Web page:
O's need powerful Davis in 2015

O's need powerful Davis in 2015
Oct 9, 2014; Baltimore, MD, USA; Baltimore Orioles first baseman Chris Davis (19) stands in the batting cage during workouts the day before game one of the 2014 ALCS against the against the Kansas City Royals at Oriole Park at Camden Yards. Mandatory Credit: Tommy Gilligan-USA TODAY Sports ** Usable by BS, CT, DP, FL, HC, MC, OS, HOY, CGT and CCT ** (Tommy Gilligan, USA Today Sports)

So it came out this week that the Baltimore Orioles voted Chris Davis a full share of their postseason money, a nice six-figure sum for a guy who wasn't even allowed to sit in the dugout during the playoffs.

Many fans probably would have voted him off the island.


You don't get too many shots to play in the World Series. The Orioles haven't been there since 1983 and, after compiling the second-best record in the American League and sweeping the ultra-talented Detroit Tigers, all that stood in their way was the Kansas City Royals.

The Kansas City bleepin' Royals. One of the few teams that was worse than the Orioles for the quarter-century leading up to this year.

Of course, the Orioles not only didn't beat the Royals in the ALCS, they didn't win a single game.

Why was that again? Starting pitching? Bullpen? Defense?

Oh, that's right, it's because they batted .217 with two home runs, their offense so anemic that K.C. won the final games by identical 2-1 scores, clinching the pennant on a pair of first-inning runs without even hitting a ball out of the infield in Game Four.

In addition to those one-run, low-scoring losses, they lost Game 1 in extra innings and were tied heading into the ninth inning of Game Two. A clutch hit here, a long home run there, and it all could've been different.

You know what they could've used? A guy who has hit 112 home runs in his three full seasons with the Orioles.

They could've used Chris Davis.

Except they couldn't use Chris Davis because he was serving a suspension.

Davis, of course, drew a 25-game ban for a positive amphetamines test. He said he was using adderall, something he had previously been allowed to use under a therapeutic use exemption.

He called it a "moment of weakness" during a recent interview on a Christian radio station, pretty much the only time he's discussed any of this since being suspended in September.

His moment of weakness cost him 25 games. It might've cost the Orioles the World Series.

Orioles fans will go into 2015 expecting a continuation of 2014, with great defense, good starting pitching, lights-out relief pitching, and the most powerful lineup in baseball.

It doesn't always work that way, however. Look no further than the AL East. Who would've expected the Boston Red Sox to go from World Series champions in 2013 to division cellar-dwellars in 2014. Or that the young and talented Tampa Bay Rays, after making the World Series in 2008, would fail to advance past the division series over the next six seasons?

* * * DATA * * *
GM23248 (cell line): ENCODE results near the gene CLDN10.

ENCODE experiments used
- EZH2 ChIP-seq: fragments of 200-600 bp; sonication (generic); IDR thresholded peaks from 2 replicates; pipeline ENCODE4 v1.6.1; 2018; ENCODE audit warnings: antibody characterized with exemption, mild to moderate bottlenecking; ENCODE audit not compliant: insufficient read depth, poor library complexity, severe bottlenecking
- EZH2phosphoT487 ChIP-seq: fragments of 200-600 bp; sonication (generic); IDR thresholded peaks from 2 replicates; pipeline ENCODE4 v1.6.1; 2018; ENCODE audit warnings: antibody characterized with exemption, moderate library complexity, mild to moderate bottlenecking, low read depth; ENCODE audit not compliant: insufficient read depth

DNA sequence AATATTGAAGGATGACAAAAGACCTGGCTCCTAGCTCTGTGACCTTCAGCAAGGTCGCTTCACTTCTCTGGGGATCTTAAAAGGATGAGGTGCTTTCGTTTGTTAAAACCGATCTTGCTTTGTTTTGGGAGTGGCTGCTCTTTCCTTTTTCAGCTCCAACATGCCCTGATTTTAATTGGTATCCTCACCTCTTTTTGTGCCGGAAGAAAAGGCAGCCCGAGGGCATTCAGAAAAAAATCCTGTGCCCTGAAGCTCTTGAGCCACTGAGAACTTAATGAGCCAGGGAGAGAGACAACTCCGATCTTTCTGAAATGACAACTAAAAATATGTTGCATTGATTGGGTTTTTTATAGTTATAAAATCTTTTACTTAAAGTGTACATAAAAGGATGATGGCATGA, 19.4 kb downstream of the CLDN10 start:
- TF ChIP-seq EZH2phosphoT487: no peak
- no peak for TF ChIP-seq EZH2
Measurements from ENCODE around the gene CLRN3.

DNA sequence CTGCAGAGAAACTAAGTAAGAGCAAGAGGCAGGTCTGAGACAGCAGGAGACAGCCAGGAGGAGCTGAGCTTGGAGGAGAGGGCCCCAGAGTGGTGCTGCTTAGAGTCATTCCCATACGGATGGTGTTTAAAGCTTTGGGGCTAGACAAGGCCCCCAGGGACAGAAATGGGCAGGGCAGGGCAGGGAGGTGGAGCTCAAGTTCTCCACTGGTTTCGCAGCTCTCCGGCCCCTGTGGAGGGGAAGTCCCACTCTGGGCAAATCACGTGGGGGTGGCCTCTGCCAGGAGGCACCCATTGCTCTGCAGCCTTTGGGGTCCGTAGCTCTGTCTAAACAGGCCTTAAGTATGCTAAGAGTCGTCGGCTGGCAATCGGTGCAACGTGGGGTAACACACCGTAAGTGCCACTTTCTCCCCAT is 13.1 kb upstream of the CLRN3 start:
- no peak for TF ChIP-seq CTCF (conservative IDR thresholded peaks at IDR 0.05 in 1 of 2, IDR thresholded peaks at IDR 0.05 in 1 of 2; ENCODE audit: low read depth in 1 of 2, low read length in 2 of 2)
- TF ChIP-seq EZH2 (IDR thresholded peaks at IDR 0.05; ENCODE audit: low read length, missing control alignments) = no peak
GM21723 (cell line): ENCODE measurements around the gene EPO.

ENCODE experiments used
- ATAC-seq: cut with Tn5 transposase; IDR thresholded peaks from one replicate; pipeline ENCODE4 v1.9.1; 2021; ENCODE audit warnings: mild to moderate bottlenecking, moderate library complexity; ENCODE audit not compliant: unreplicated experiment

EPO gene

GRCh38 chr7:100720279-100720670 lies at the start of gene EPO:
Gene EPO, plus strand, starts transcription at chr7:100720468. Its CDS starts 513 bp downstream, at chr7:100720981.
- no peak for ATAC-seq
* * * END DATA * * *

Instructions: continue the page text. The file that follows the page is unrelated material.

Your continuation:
No team ever returns intact and the Orioles could lose a lot from 2014, including their top home-run hitter and run producer in Nelson Cruz, their top reliever during the second half of the season in Andrew Miller, and maybe even their longest-tenured player in Gold Glove Award winner Nick Markakis.

Baltimore is most unlikely to make a big splash this offseason. Meanwhile, the rest of the division is trying to catch up.

The Toronto Blue Jays dealt for all-star third baseman Josh Donaldson shortly after Boston committed nearly $200 million for Hanley Ramirez and Pablo Sandoval. And the New York Yankees won't be silent forever, not after missing the postseason in consecutive years for the first time in two decades.

The Orioles will surely still be in the mix. They'll have seven pitchers competing for five starting spots, and that competition should help the rotation. They'll have the nucleus of a really good bullpen back, including closer Zach Britton. They're expecting to have the healthy returns of Matt Wieters and Manny Machado.

You know what the Orioles need in 2015?

A guy who has hit 112 home runs in his first three full seasons with them.

Yep, Chris Davis.

This team will need a middle-of-the-order bat more than ever, especially if Cruz gets the long-term deal he is looking for elsewhere. Which is why Davis wasn't sent packing out of anger and likely won't be traded regardless of the rumors.

There might be some resentment among fans and maybe even among some teammates (although they'll never admit to it), but a healthy, unsuspended, productive Chris Davis just might be the key to a return to the postseason in 2015 given that the Orioles most likely won't have an ace as most top teams do, or a devastating setup man like Miller, or a last-minute free-agent signing who hits 40 homers as Cruz did.

And you know what? As frustrating as it may have been in October, when a clutch hit here and a long home run there could've meant the difference between advancing or going home, Davis' suspension may pay dividends for Baltimore in 2015.

Remember how motivated Cruz was in 2014 after being suspended for performance-enhancing drugs in 2013? Expect Davis to come back with a similar chip on his shoulder, ready to prove everyone wrong.

Availability is often more important than ability, and nothing can make up for Davis' absence from the 2014 postseason. Except, of course, his powerful presence in 2015 helping the team to a World Series title.

Bob Blubaugh is the Times' sports editor. His column appears every Sunday. Reach him at 410-857-7895 or